The EAFZ is considered an immature fault zone, 2–5 Ma old, with 22–33 km offset19,20. Despite its historical seismicity and geomorphological evidence, some studies12,19 claim that the seismic quiescence of the EAFZ during the last ~100 years suggests the EAFZ is locked, accumulating elastic strain energy. Contrarily, recent studies employing InSAR, GPS and creepmeter data report creep within a zone from surface to the seismogenic depth, along the segments to the north-east of Lake Hazar21,22,23. Yet, many open questions about the creep segmentation (location, rate, origin, etc.) need to be addressed in more detail24.
Here, based on seismic data of the Turkish networks, and using innovative methodology, we decipher stress and frictional parameters of the Elazığ earthquake fault rupture in a detail allowing new tectonic and mechanical interpretations. In particular, we explain why the recent earthquake did not produce surface faulting, and we show that moderate earthquakes of the inter-seismic period are undeveloped rudiments of potentially large events.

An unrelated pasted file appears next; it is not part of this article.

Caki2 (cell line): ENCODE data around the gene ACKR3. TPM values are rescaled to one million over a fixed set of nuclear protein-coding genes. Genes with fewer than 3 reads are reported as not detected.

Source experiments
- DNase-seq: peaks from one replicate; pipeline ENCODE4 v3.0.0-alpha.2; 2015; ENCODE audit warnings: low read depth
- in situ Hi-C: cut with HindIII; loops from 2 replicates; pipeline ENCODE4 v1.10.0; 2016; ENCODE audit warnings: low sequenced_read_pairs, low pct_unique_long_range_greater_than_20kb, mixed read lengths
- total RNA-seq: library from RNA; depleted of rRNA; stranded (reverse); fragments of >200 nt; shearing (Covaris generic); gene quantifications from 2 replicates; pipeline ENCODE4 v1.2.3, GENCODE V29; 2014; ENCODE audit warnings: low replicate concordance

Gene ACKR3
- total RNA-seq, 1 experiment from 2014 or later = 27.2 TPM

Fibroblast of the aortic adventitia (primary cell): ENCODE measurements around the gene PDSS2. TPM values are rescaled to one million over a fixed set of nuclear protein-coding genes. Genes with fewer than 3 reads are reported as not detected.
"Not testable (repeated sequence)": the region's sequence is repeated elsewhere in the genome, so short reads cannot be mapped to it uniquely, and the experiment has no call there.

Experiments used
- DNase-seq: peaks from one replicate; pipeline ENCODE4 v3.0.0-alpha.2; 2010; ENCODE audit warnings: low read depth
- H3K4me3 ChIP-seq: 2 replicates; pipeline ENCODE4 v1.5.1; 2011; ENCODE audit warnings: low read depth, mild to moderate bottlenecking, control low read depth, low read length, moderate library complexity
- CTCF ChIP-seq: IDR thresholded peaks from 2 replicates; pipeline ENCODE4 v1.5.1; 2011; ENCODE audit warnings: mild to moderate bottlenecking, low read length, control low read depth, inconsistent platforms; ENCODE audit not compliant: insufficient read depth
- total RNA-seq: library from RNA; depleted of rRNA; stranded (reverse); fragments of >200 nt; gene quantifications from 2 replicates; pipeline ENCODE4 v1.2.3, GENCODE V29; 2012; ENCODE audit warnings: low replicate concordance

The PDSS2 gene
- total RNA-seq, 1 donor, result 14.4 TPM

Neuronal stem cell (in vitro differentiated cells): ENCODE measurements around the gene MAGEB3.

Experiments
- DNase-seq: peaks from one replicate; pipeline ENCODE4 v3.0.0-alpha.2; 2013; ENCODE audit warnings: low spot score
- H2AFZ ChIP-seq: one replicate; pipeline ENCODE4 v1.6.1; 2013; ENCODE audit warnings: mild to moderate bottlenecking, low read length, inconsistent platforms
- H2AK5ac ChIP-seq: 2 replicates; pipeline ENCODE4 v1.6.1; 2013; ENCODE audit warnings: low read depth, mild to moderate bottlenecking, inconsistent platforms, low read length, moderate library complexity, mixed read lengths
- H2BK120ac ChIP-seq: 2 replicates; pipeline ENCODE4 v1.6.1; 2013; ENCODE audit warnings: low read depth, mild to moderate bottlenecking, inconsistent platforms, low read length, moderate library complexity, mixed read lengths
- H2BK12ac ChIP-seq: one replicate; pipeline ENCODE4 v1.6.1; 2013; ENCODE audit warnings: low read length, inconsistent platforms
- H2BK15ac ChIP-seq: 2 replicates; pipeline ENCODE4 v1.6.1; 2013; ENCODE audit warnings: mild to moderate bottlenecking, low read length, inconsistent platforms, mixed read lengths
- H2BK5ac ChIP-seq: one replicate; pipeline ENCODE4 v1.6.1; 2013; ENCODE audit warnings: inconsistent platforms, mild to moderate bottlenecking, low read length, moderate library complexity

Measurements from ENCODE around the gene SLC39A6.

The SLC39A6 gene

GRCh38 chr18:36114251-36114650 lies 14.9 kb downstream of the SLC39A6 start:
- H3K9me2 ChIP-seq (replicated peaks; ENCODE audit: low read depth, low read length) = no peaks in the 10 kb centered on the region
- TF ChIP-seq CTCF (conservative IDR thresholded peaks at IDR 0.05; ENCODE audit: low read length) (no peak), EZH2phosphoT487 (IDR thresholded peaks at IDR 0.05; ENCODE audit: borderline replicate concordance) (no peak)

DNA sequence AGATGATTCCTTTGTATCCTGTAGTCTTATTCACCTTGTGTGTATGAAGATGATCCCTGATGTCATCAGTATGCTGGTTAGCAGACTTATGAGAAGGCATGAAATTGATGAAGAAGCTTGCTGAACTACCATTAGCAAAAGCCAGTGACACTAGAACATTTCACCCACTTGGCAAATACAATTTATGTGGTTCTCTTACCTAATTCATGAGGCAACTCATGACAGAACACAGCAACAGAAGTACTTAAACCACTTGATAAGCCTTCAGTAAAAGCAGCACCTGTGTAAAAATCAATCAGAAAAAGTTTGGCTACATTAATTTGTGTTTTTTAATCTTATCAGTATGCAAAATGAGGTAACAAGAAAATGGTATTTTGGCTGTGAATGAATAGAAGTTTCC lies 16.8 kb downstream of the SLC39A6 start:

Bayesian dynamic model of the fault rupture
For our recently developed Bayesian dynamic source inversion25, we assume a planar fault of 75 × 20 km based on the preceding Multiple-point source modeling (see Methods and Fig. 1), adjusted to conform to the aftershocks. The fault plane reaches the surface. The spontaneous rupture is governed by linear slip-weakening friction26 (Fig. 2a) with spatially variable left-lateral prestress and frictional parameters. We model strong-motion records at stations shown in Fig. 2c, d. The frequency range considered is 0.05–0.30 Hz in the case of the closest stations (2301, 2302, 2308, 4401, 4404), and 0.05–0.15 Hz elsewhere.